Managers from the Gulf of the Farallones National Marine Sanctuary came to Peter Klimley in May, asking him to share his permit for the study of Great White Sharks with a researcher from San Diego, Michael Domeier. Klimley turned them down flat because he is critical of Domeier's techniques. Maria Brown, Superintendent of the Farallones Sanctuary, gave Domeier a permit anyway. And in our interview for tonight's report, Brown told me she had never heard any criticism of Domeier's work, before she approved his trip to the Farallones two weeks ago. Clearly, a discrepancy.
Domeier does more than just approach a Great White. He baits a huge hook -- at the Farallones, he stitched blue whale meat to the hook -- and once the Great White strikes, the struggle can continue for more than an hour. When the shark is tired, the crew lowers a huge wooden platform a few feet underwater; they guide the shark onto it and bring the shark out of the water. They spend up to twenty minutes fitting the shark with a satellite tag that can last up to six years; they also take blood and tissue samples. Domeier says none of the seventeen sharks he's captured this way have died. Klimley and other researchers say the treatment amounts to animal cruelty, that the shark's internal organs can be damaged as its 4-5,000 pounds spread out over the platform and that pregnant sharks could suffer a spontaneous miscarriage. Klimley adds that the tags already in use (and which are applied in a less invasive manner) are yielding virtually the same type of data.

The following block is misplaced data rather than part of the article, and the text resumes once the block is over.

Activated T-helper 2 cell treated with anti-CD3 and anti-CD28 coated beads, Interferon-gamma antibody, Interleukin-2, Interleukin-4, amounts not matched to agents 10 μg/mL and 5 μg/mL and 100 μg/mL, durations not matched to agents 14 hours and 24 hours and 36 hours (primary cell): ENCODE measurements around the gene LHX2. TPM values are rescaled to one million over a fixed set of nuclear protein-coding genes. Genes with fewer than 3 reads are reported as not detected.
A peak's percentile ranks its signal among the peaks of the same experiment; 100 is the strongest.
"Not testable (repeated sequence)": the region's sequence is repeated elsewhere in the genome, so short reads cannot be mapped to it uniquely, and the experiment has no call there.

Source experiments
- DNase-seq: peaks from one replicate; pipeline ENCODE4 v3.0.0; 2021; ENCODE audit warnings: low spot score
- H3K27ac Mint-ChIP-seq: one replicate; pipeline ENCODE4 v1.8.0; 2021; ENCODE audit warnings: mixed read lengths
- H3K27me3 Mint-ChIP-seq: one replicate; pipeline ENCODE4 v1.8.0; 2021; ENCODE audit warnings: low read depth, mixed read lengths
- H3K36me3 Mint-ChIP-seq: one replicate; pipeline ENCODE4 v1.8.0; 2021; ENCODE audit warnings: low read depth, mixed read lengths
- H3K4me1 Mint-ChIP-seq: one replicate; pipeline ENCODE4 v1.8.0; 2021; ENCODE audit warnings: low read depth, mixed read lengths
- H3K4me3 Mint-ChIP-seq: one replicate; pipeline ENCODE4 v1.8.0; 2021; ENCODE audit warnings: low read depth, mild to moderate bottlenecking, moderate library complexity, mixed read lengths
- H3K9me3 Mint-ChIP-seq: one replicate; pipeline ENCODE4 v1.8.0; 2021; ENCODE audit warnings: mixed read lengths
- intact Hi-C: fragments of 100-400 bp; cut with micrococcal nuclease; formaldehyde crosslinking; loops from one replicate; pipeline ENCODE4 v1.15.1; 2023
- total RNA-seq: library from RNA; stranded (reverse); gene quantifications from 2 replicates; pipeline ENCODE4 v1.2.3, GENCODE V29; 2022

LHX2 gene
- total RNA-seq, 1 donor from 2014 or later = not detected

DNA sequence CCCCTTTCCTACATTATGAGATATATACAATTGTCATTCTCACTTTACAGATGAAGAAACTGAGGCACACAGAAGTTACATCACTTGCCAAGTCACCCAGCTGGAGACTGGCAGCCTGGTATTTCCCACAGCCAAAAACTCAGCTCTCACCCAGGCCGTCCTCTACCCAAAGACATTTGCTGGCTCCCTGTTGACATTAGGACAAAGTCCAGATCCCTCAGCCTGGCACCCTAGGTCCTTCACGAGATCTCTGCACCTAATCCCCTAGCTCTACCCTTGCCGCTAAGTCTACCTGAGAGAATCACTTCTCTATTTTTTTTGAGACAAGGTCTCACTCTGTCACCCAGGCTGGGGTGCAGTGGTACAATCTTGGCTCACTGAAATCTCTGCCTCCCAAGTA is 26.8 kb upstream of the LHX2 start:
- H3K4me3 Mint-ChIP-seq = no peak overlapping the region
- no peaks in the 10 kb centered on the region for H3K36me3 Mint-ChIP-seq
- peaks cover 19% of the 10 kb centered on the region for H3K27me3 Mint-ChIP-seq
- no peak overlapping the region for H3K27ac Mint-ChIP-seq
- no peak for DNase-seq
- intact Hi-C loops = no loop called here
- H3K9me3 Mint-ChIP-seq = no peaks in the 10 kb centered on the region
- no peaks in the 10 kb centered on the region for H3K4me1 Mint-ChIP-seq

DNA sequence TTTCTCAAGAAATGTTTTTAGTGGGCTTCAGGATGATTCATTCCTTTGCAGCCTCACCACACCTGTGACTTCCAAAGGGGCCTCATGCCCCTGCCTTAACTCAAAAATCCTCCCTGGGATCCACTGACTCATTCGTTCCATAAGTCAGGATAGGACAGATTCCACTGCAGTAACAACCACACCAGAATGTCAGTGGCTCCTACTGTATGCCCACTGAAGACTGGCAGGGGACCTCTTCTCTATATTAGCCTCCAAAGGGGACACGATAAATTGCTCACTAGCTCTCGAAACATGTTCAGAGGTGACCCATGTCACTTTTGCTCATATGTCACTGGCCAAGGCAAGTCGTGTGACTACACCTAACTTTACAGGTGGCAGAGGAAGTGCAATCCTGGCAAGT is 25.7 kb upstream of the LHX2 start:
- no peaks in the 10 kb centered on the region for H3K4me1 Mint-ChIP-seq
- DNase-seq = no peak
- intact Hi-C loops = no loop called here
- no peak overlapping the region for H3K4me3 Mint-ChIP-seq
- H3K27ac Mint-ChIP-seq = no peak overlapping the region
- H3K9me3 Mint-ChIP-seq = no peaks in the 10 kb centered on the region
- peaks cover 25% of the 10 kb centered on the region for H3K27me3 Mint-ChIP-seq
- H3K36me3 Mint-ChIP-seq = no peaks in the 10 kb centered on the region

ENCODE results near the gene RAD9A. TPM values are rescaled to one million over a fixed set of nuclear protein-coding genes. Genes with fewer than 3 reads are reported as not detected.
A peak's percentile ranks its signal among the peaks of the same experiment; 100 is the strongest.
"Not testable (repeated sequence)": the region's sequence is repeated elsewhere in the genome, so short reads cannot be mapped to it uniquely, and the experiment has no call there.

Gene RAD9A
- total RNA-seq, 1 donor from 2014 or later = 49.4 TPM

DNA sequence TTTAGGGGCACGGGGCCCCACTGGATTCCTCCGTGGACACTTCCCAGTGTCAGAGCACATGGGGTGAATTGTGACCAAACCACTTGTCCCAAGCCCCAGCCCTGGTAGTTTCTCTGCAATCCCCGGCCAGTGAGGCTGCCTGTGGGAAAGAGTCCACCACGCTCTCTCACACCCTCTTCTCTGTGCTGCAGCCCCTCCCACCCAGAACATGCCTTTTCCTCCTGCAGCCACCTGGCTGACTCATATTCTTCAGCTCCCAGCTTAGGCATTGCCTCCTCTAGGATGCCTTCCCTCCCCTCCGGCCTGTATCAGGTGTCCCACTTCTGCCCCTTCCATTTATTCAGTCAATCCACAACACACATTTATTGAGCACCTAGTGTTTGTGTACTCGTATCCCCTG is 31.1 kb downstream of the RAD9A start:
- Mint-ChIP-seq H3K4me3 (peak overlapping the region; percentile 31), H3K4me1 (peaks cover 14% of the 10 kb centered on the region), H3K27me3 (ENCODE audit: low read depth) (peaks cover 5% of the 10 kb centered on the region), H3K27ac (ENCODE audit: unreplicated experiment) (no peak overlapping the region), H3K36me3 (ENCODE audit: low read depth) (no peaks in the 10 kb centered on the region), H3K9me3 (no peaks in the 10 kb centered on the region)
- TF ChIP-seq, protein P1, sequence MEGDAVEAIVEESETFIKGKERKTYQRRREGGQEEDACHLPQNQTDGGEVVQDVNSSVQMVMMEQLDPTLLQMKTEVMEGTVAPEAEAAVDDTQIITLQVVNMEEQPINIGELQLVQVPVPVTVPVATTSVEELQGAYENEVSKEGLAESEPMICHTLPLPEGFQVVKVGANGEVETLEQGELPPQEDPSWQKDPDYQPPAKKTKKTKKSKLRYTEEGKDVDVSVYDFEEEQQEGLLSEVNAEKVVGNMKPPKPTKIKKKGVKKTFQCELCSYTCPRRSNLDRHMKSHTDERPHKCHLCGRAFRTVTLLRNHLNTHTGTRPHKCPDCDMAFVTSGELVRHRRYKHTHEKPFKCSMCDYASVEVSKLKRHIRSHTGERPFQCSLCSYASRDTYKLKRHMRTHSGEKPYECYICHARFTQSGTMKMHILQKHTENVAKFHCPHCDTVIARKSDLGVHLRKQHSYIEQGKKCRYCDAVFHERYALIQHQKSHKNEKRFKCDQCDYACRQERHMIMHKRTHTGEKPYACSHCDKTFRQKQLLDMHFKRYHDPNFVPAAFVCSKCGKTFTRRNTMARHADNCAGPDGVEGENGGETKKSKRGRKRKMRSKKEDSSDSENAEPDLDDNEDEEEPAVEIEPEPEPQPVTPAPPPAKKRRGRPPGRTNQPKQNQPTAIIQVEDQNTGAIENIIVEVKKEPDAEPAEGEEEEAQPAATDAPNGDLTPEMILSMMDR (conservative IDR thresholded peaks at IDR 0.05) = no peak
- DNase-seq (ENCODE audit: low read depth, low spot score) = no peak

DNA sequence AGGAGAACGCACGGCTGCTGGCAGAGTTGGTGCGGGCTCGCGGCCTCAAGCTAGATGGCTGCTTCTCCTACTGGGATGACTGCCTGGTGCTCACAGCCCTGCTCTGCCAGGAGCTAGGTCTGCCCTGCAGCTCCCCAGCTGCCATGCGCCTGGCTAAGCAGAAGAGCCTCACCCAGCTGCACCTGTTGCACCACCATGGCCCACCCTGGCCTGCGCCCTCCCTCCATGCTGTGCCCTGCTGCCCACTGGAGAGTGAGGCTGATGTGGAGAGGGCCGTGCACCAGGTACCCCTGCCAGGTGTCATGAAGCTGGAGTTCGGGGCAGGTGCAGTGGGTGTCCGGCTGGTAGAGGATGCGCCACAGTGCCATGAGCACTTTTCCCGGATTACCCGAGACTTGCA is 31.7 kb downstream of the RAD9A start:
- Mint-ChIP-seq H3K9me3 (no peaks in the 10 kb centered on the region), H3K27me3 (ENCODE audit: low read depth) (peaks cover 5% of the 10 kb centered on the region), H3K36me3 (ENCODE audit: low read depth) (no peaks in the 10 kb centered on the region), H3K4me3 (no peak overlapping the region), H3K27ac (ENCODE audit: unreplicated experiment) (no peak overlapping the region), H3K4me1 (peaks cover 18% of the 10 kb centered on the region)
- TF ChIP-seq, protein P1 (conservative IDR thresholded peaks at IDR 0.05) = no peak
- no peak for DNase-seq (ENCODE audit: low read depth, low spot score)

Domeier tells me he could only run such an operation with the backing of National Geographic -- he puts his budget at "millions". The show tonight on National Geographic's cable channel, "Expedition Great White", is apparenty a teaser for the 10-week series that will run next summer. It focuses solely on Domeier's work. He tells me the Farallones trip won't make air until the 2011 season.